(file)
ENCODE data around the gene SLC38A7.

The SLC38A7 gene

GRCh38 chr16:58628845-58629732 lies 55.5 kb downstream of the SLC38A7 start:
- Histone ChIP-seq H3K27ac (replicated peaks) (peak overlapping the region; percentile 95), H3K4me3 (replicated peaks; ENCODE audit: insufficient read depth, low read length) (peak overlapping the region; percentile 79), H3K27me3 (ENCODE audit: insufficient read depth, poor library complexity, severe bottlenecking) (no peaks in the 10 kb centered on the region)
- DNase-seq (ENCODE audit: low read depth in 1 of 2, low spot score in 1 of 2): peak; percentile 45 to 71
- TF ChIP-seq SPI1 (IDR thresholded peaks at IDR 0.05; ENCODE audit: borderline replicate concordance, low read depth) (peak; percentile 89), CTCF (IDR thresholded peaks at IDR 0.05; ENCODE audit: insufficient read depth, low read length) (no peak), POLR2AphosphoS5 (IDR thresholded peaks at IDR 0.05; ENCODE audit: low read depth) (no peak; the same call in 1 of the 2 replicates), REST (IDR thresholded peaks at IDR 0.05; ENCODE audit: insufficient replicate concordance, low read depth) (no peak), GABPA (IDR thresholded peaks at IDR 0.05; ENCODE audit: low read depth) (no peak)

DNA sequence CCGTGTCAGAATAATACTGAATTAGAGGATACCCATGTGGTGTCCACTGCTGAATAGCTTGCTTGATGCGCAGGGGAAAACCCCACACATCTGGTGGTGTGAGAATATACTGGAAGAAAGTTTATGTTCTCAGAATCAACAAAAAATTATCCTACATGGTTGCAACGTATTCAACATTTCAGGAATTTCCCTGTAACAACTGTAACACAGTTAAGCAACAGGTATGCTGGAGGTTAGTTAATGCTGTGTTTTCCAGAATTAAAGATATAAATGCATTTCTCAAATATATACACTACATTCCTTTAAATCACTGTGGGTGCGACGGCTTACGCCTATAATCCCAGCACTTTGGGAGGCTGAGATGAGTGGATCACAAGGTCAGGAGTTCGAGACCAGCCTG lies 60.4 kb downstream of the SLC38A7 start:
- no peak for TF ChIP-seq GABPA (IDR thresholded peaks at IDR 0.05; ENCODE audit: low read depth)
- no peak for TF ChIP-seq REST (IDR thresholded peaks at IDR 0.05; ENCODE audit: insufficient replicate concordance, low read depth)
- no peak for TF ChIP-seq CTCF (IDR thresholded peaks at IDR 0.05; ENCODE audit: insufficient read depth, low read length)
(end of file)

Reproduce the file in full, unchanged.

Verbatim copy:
ENCODE data around the gene SLC38A7.

The SLC38A7 gene

GRCh38 chr16:58628845-58629732 lies 55.5 kb downstream of the SLC38A7 start:
- Histone ChIP-seq H3K27ac (replicated peaks) (peak overlapping the region; percentile 95), H3K4me3 (replicated peaks; ENCODE audit: insufficient read depth, low read length) (peak overlapping the region; percentile 79), H3K27me3 (ENCODE audit: insufficient read depth, poor library complexity, severe bottlenecking) (no peaks in the 10 kb centered on the region)
- DNase-seq (ENCODE audit: low read depth in 1 of 2, low spot score in 1 of 2): peak; percentile 45 to 71
- TF ChIP-seq SPI1 (IDR thresholded peaks at IDR 0.05; ENCODE audit: borderline replicate concordance, low read depth) (peak; percentile 89), CTCF (IDR thresholded peaks at IDR 0.05; ENCODE audit: insufficient read depth, low read length) (no peak), POLR2AphosphoS5 (IDR thresholded peaks at IDR 0.05; ENCODE audit: low read depth) (no peak; the same call in 1 of the 2 replicates), REST (IDR thresholded peaks at IDR 0.05; ENCODE audit: insufficient replicate concordance, low read depth) (no peak), GABPA (IDR thresholded peaks at IDR 0.05; ENCODE audit: low read depth) (no peak)

DNA sequence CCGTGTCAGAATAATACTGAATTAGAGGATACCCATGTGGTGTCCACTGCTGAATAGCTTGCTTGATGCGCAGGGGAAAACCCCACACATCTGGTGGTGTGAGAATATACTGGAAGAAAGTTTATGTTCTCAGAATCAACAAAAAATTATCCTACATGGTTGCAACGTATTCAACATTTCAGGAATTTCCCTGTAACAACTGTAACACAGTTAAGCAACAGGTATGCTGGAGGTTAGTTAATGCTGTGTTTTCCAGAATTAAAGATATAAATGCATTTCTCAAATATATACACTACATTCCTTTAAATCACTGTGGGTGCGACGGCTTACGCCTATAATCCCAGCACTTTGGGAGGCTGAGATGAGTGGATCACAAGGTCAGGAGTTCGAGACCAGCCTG lies 60.4 kb downstream of the SLC38A7 start:
- no peak for TF ChIP-seq GABPA (IDR thresholded peaks at IDR 0.05; ENCODE audit: low read depth)
- no peak for TF ChIP-seq REST (IDR thresholded peaks at IDR 0.05; ENCODE audit: insufficient replicate concordance, low read depth)
- no peak for TF ChIP-seq CTCF (IDR thresholded peaks at IDR 0.05; ENCODE audit: insufficient read depth, low read length)